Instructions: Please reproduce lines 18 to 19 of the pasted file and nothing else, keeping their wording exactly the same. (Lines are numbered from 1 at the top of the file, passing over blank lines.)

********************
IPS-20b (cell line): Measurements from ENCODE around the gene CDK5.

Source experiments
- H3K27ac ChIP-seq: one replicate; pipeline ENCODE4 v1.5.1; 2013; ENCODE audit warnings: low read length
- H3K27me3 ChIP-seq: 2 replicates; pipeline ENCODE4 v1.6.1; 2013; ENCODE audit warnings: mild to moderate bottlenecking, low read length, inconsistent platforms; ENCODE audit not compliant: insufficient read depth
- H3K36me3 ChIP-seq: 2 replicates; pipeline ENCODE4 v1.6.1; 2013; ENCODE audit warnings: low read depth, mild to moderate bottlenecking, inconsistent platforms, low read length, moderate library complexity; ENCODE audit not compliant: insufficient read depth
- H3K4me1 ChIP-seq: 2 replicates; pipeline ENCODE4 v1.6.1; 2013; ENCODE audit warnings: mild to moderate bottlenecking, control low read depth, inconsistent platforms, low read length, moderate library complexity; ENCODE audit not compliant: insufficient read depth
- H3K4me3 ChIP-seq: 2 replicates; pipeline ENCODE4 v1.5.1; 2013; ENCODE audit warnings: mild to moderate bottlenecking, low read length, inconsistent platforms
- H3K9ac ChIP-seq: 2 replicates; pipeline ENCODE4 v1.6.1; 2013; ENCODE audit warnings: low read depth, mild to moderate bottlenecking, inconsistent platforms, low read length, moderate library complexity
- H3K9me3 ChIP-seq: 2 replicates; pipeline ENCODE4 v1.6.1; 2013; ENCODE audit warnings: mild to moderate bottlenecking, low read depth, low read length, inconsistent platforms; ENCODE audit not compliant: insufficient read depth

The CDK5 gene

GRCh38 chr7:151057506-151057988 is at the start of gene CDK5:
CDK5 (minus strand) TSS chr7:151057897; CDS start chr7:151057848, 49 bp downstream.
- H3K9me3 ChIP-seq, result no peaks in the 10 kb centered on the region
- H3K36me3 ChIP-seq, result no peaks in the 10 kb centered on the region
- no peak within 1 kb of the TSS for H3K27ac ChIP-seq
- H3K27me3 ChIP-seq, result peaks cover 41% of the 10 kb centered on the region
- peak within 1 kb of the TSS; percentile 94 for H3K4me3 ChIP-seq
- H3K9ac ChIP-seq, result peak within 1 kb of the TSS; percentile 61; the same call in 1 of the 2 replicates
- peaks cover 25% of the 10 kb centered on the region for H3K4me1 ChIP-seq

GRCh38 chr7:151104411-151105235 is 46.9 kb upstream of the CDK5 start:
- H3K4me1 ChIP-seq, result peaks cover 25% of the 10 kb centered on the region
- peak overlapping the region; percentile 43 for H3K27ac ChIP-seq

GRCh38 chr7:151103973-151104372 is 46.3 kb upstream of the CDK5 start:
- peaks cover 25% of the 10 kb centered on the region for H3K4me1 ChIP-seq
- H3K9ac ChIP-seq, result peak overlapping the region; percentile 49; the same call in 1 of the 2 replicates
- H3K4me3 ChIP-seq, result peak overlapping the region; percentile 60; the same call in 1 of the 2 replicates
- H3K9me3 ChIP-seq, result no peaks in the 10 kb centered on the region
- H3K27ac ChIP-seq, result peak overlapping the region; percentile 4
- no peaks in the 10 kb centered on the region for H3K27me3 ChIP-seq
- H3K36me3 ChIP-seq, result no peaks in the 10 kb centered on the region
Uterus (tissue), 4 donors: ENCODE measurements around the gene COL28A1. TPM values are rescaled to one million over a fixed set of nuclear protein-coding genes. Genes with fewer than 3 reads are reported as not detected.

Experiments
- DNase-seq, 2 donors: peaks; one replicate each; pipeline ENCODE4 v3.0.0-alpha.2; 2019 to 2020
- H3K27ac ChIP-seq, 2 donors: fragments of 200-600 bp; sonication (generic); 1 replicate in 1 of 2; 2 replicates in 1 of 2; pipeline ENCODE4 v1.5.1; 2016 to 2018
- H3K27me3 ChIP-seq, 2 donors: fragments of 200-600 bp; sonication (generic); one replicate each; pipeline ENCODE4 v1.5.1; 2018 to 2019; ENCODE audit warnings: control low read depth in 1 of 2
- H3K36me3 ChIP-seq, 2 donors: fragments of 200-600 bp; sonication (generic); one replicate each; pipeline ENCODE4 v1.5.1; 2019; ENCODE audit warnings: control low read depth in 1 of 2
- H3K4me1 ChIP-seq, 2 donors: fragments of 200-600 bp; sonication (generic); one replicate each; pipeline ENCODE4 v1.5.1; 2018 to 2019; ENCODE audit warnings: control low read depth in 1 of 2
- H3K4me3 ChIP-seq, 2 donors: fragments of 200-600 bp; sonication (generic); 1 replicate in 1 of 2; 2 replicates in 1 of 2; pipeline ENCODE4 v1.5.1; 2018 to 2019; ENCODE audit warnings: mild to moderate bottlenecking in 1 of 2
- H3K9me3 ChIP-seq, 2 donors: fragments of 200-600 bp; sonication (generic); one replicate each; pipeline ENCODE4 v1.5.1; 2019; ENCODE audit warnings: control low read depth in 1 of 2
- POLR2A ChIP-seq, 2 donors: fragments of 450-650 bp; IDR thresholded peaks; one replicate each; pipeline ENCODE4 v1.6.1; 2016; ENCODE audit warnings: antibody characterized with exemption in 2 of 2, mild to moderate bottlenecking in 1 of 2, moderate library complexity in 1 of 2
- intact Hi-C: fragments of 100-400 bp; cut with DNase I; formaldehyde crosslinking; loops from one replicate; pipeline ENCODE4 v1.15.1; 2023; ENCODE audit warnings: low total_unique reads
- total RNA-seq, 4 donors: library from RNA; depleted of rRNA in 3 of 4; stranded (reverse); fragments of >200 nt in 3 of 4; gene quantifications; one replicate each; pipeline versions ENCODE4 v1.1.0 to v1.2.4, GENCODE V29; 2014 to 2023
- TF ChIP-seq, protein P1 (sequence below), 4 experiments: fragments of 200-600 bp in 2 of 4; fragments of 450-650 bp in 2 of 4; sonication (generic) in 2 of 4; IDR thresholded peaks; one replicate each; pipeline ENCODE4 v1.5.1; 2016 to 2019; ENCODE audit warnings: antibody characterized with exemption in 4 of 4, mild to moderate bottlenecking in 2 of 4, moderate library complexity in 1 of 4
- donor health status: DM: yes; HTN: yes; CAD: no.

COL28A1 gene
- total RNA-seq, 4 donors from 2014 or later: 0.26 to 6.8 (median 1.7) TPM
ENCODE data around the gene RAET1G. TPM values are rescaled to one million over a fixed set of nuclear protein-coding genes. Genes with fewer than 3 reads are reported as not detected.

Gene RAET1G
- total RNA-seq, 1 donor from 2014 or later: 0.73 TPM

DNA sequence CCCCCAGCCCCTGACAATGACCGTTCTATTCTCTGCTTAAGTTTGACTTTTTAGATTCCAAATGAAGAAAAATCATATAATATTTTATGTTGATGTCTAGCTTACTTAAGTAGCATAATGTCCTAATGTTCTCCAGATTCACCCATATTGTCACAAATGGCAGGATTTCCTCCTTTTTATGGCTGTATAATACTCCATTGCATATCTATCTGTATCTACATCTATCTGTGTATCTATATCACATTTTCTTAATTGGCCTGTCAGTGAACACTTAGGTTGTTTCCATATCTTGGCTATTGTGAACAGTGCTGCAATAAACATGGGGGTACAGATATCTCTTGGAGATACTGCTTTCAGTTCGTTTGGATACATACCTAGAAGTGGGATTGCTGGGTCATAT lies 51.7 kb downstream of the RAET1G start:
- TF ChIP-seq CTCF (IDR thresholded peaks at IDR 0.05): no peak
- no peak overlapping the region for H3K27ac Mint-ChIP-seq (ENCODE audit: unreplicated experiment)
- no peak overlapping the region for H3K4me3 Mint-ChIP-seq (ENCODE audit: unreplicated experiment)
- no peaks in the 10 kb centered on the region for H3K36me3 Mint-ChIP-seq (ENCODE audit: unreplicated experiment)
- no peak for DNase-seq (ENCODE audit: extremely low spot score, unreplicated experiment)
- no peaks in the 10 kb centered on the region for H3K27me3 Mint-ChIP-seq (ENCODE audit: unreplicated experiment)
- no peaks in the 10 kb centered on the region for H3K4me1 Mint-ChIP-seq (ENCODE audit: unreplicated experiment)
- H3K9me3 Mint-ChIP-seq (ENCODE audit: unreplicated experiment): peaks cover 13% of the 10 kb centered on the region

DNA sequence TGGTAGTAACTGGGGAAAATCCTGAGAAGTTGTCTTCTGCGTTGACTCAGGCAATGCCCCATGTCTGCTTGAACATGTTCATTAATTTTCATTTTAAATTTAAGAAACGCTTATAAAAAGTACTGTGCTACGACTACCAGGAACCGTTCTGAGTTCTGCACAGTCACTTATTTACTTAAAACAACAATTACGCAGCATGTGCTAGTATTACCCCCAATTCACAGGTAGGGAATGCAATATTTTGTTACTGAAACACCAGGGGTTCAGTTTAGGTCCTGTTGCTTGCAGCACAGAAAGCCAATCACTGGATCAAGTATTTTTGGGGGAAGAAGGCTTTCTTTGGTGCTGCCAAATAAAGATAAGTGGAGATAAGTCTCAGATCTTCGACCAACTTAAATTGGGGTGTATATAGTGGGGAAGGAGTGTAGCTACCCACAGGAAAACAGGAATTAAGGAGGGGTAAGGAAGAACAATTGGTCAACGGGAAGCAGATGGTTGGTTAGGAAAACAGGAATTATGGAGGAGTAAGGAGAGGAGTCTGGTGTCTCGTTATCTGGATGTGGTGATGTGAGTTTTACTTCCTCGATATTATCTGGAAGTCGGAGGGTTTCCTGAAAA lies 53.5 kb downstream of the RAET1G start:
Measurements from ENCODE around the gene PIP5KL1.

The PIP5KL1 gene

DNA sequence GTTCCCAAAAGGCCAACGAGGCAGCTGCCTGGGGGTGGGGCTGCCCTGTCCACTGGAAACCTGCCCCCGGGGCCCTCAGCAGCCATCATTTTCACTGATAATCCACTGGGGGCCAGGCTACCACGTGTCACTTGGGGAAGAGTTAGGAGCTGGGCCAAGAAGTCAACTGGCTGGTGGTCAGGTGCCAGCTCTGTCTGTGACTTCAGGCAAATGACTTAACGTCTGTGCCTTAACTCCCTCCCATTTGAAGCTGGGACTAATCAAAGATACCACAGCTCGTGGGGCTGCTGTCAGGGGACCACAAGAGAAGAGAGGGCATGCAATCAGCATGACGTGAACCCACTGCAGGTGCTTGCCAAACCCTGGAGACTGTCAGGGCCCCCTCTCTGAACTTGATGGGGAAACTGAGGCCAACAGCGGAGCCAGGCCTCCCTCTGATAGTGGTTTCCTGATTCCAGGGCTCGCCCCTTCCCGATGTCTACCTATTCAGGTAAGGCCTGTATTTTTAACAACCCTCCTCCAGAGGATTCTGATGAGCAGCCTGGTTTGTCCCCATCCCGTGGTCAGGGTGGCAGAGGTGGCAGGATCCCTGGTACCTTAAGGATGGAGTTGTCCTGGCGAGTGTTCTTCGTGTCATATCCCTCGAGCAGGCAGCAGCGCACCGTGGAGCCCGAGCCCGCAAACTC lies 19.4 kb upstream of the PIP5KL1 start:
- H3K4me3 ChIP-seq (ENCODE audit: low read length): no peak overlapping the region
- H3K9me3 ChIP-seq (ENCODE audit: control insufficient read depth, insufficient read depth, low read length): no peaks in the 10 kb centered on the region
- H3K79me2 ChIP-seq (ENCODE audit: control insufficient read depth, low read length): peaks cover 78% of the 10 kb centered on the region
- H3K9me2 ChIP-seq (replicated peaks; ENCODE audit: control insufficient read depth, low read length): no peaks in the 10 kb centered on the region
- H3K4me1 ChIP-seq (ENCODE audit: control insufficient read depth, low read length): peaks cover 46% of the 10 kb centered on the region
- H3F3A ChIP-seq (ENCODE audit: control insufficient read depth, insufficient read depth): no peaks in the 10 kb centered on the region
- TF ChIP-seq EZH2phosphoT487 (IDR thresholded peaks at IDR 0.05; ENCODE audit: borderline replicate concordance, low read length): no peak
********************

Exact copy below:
- H3K9ac ChIP-seq, result peak within 1 kb of the TSS; percentile 61; the same call in 1 of the 2 replicates
- peaks cover 25% of the 10 kb centered on the region for H3K4me1 ChIP-seq